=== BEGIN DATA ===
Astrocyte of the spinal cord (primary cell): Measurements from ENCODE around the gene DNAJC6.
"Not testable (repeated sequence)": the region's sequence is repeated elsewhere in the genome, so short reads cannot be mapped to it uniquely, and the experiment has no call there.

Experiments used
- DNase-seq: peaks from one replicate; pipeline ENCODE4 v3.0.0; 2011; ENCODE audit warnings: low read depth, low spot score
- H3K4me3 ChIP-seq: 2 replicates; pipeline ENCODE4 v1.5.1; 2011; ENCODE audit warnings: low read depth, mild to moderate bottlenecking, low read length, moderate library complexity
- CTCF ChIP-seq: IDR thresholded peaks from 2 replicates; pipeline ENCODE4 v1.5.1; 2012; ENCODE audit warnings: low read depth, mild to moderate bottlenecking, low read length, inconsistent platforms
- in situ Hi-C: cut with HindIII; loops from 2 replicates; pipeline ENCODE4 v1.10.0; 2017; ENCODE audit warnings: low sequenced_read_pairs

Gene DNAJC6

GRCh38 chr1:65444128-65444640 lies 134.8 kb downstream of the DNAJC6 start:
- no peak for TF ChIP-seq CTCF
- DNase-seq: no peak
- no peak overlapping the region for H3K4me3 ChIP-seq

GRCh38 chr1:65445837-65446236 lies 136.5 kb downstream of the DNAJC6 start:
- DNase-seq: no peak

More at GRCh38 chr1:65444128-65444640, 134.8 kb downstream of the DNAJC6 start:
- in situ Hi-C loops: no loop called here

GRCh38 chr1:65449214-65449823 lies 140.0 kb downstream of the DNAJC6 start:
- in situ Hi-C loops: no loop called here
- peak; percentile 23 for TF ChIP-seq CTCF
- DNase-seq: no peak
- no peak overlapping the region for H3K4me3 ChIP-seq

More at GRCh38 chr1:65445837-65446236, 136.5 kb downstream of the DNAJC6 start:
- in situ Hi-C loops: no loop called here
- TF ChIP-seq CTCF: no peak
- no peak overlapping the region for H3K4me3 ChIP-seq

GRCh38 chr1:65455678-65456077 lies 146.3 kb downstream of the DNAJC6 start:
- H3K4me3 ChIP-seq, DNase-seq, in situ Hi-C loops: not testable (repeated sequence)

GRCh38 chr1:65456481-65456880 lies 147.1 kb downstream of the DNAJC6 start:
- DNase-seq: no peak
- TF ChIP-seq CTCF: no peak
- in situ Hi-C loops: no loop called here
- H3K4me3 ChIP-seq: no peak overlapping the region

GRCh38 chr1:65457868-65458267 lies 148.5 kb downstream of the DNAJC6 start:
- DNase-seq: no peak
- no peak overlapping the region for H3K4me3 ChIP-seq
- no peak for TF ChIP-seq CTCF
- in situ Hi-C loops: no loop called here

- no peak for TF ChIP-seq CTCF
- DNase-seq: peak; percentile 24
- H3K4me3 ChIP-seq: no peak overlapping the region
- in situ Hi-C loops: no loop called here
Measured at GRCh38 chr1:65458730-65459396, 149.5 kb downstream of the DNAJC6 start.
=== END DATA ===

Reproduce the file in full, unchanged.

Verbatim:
Astrocyte of the spinal cord (primary cell): Measurements from ENCODE around the gene DNAJC6.
"Not testable (repeated sequence)": the region's sequence is repeated elsewhere in the genome, so short reads cannot be mapped to it uniquely, and the experiment has no call there.

Experiments used
- DNase-seq: peaks from one replicate; pipeline ENCODE4 v3.0.0; 2011; ENCODE audit warnings: low read depth, low spot score
- H3K4me3 ChIP-seq: 2 replicates; pipeline ENCODE4 v1.5.1; 2011; ENCODE audit warnings: low read depth, mild to moderate bottlenecking, low read length, moderate library complexity
- CTCF ChIP-seq: IDR thresholded peaks from 2 replicates; pipeline ENCODE4 v1.5.1; 2012; ENCODE audit warnings: low read depth, mild to moderate bottlenecking, low read length, inconsistent platforms
- in situ Hi-C: cut with HindIII; loops from 2 replicates; pipeline ENCODE4 v1.10.0; 2017; ENCODE audit warnings: low sequenced_read_pairs

Gene DNAJC6

GRCh38 chr1:65444128-65444640 lies 134.8 kb downstream of the DNAJC6 start:
- no peak for TF ChIP-seq CTCF
- DNase-seq: no peak
- no peak overlapping the region for H3K4me3 ChIP-seq

GRCh38 chr1:65445837-65446236 lies 136.5 kb downstream of the DNAJC6 start:
- DNase-seq: no peak

More at GRCh38 chr1:65444128-65444640, 134.8 kb downstream of the DNAJC6 start:
- in situ Hi-C loops: no loop called here

GRCh38 chr1:65449214-65449823 lies 140.0 kb downstream of the DNAJC6 start:
- in situ Hi-C loops: no loop called here
- peak; percentile 23 for TF ChIP-seq CTCF
- DNase-seq: no peak
- no peak overlapping the region for H3K4me3 ChIP-seq

More at GRCh38 chr1:65445837-65446236, 136.5 kb downstream of the DNAJC6 start:
- in situ Hi-C loops: no loop called here
- TF ChIP-seq CTCF: no peak
- no peak overlapping the region for H3K4me3 ChIP-seq

GRCh38 chr1:65455678-65456077 lies 146.3 kb downstream of the DNAJC6 start:
- H3K4me3 ChIP-seq, DNase-seq, in situ Hi-C loops: not testable (repeated sequence)

GRCh38 chr1:65456481-65456880 lies 147.1 kb downstream of the DNAJC6 start:
- DNase-seq: no peak
- TF ChIP-seq CTCF: no peak
- in situ Hi-C loops: no loop called here
- H3K4me3 ChIP-seq: no peak overlapping the region

GRCh38 chr1:65457868-65458267 lies 148.5 kb downstream of the DNAJC6 start:
- DNase-seq: no peak
- no peak overlapping the region for H3K4me3 ChIP-seq
- no peak for TF ChIP-seq CTCF
- in situ Hi-C loops: no loop called here

- no peak for TF ChIP-seq CTCF
- DNase-seq: peak; percentile 24
- H3K4me3 ChIP-seq: no peak overlapping the region
- in situ Hi-C loops: no loop called here
Measured at GRCh38 chr1:65458730-65459396, 149.5 kb downstream of the DNAJC6 start.